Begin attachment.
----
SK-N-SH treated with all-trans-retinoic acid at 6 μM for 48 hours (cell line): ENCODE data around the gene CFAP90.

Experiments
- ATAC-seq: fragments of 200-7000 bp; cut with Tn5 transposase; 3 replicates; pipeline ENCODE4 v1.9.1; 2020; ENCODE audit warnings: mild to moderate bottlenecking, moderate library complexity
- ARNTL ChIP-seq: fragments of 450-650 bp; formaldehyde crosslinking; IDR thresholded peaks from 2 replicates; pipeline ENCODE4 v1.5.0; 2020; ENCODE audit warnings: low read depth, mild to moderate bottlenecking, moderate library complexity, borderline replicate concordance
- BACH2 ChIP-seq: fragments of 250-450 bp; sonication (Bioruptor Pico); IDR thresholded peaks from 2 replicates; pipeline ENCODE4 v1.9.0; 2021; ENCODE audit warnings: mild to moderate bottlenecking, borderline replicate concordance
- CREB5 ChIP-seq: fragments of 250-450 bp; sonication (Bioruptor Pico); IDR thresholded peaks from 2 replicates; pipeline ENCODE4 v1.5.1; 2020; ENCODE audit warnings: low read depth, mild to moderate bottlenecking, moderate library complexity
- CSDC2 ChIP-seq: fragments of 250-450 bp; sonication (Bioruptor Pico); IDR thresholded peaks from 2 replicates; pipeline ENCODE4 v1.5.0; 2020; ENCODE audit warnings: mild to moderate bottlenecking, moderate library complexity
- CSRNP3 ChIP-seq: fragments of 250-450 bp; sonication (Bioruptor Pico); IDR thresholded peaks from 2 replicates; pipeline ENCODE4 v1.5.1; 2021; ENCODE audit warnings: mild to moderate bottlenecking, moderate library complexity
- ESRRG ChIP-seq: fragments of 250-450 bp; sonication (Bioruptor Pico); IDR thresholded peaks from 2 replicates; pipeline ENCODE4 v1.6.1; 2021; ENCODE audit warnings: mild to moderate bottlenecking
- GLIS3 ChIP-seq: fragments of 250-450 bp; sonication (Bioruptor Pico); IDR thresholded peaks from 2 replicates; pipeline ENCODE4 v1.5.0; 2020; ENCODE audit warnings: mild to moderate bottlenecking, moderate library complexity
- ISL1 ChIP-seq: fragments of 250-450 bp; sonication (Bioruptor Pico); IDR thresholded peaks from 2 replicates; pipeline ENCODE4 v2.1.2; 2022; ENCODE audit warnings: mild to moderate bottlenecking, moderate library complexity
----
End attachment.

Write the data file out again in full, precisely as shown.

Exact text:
SK-N-SH treated with all-trans-retinoic acid at 6 μM for 48 hours (cell line): ENCODE data around the gene CFAP90.

Experiments
- ATAC-seq: fragments of 200-7000 bp; cut with Tn5 transposase; 3 replicates; pipeline ENCODE4 v1.9.1; 2020; ENCODE audit warnings: mild to moderate bottlenecking, moderate library complexity
- ARNTL ChIP-seq: fragments of 450-650 bp; formaldehyde crosslinking; IDR thresholded peaks from 2 replicates; pipeline ENCODE4 v1.5.0; 2020; ENCODE audit warnings: low read depth, mild to moderate bottlenecking, moderate library complexity, borderline replicate concordance
- BACH2 ChIP-seq: fragments of 250-450 bp; sonication (Bioruptor Pico); IDR thresholded peaks from 2 replicates; pipeline ENCODE4 v1.9.0; 2021; ENCODE audit warnings: mild to moderate bottlenecking, borderline replicate concordance
- CREB5 ChIP-seq: fragments of 250-450 bp; sonication (Bioruptor Pico); IDR thresholded peaks from 2 replicates; pipeline ENCODE4 v1.5.1; 2020; ENCODE audit warnings: low read depth, mild to moderate bottlenecking, moderate library complexity
- CSDC2 ChIP-seq: fragments of 250-450 bp; sonication (Bioruptor Pico); IDR thresholded peaks from 2 replicates; pipeline ENCODE4 v1.5.0; 2020; ENCODE audit warnings: mild to moderate bottlenecking, moderate library complexity
- CSRNP3 ChIP-seq: fragments of 250-450 bp; sonication (Bioruptor Pico); IDR thresholded peaks from 2 replicates; pipeline ENCODE4 v1.5.1; 2021; ENCODE audit warnings: mild to moderate bottlenecking, moderate library complexity
- ESRRG ChIP-seq: fragments of 250-450 bp; sonication (Bioruptor Pico); IDR thresholded peaks from 2 replicates; pipeline ENCODE4 v1.6.1; 2021; ENCODE audit warnings: mild to moderate bottlenecking
- GLIS3 ChIP-seq: fragments of 250-450 bp; sonication (Bioruptor Pico); IDR thresholded peaks from 2 replicates; pipeline ENCODE4 v1.5.0; 2020; ENCODE audit warnings: mild to moderate bottlenecking, moderate library complexity
- ISL1 ChIP-seq: fragments of 250-450 bp; sonication (Bioruptor Pico); IDR thresholded peaks from 2 replicates; pipeline ENCODE4 v2.1.2; 2022; ENCODE audit warnings: mild to moderate bottlenecking, moderate library complexity